As I see it this is very much in line with Humanist principles are actually not far removed from Islamic principles. Both want to see and expect humane rearing and as humane a death as is possible. Reality may be far from expectation for both. Industrial scale halal forces stunning because not to do so would be unconscionable. Humanists assume that their rituals are foolproof when it may be an awful lots worse than the industry wants to admit to. Even RSPCA, yes RSPCA, accredited facilities have been caught out by undercover Animal Aid filming. Two Soil Association approved slaughterhouses have also been exposed. That Animal Aid captured examples bad practice is significant. They film over very short periods and would be unlikely to witness rare incidents.

Where Humanists and Muslims differ is in their belief on a God or Creator. That’s fine but if humans feel guilty for taking life – and if they have a concept of sanctity of live they will do – who or what do they confront to seek forgiveness. If it is a matter between them and the animal or bird they are about to eat they have to confront the animal when it is still alive and is conscious.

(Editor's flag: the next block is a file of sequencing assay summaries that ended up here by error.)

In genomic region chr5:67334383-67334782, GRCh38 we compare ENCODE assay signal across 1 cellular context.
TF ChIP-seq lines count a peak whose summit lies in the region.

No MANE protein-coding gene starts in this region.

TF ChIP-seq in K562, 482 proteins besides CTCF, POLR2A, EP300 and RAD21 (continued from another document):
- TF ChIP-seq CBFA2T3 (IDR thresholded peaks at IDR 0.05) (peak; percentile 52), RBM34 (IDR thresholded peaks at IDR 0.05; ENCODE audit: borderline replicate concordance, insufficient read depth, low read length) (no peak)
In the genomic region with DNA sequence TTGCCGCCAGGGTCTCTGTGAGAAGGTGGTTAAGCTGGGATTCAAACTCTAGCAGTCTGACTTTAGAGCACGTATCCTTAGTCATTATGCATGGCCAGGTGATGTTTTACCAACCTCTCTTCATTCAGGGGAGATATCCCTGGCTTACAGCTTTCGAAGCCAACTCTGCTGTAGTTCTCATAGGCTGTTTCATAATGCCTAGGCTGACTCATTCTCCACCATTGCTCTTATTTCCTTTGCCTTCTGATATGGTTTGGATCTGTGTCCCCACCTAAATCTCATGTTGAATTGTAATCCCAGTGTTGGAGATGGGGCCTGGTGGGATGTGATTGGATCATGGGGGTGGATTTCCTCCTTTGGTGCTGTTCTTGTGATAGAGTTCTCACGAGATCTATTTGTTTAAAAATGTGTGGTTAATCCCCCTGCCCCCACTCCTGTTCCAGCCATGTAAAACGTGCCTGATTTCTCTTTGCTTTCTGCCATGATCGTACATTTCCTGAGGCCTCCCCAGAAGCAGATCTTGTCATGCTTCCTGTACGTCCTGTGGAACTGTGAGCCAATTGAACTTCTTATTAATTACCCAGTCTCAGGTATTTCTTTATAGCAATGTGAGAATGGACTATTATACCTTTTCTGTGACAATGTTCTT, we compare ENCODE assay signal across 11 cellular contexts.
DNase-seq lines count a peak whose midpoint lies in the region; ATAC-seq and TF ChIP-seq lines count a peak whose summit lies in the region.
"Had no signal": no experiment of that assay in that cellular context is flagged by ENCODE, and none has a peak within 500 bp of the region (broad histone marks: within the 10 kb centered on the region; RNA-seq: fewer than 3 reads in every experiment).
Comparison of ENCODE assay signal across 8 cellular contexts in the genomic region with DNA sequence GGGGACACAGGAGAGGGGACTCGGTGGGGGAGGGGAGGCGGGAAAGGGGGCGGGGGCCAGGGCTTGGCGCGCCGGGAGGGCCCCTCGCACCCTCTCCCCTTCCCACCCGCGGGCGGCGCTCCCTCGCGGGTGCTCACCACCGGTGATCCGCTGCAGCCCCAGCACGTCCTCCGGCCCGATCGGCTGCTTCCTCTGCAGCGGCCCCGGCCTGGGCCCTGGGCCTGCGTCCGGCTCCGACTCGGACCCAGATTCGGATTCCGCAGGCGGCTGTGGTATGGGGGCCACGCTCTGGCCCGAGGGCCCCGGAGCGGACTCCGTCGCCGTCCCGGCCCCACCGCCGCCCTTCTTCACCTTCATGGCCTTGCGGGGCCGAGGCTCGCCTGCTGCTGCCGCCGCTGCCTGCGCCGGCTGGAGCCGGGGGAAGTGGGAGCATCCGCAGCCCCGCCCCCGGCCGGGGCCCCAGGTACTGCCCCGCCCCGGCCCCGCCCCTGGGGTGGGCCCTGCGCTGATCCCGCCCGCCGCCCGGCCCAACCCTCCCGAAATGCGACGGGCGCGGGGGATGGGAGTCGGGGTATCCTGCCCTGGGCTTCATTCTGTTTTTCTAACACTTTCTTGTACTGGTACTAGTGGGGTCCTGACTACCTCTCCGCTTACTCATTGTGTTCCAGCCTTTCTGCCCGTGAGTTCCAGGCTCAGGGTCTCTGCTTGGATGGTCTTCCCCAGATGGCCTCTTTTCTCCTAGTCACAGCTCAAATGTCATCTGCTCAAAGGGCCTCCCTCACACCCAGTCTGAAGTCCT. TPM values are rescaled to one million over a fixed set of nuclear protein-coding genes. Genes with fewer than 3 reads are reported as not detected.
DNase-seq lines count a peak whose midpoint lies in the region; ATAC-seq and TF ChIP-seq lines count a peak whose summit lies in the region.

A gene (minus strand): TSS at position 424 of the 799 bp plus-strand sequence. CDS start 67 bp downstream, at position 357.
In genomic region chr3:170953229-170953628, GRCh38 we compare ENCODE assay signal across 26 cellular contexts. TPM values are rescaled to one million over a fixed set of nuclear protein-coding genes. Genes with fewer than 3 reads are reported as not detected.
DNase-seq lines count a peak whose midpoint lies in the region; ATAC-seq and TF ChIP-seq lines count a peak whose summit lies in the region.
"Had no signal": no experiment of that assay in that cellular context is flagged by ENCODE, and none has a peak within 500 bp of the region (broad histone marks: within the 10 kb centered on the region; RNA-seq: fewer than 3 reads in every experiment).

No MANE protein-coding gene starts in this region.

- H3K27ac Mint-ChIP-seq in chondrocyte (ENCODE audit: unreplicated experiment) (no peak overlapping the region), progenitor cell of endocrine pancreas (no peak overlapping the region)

Without a process not dissimilar to the proper halal process Humanists effectively treat their meat as a commodity.

My Twitter conversation ground to a halt when I introduced this argument. The barrier was well and truly reinforced. Of course developing this argument of in chunks of 140 characters is impossible.

I post here because there is a need to have an open discussion without barriers and preconceived, fixed ideas. At this point I have to get some matters off my chest. I discovered recently, in part after gatecrashing a Liverpool students union debate on the subject via its twitter feed, that many veterinary students learn from the Daily Mail (or their Christian vicars) that Islam is evil and therefore halal slaughter is wrong. They are not taught how it works and its context. They in turn inform our political leaders. The intellectually blind and leading the intellectually blind, so to speak.

I will close with this thought. Humanists need others to have a God in order to justify their non-belief and they would invent God if there wasn’t one in order to define their spirituality.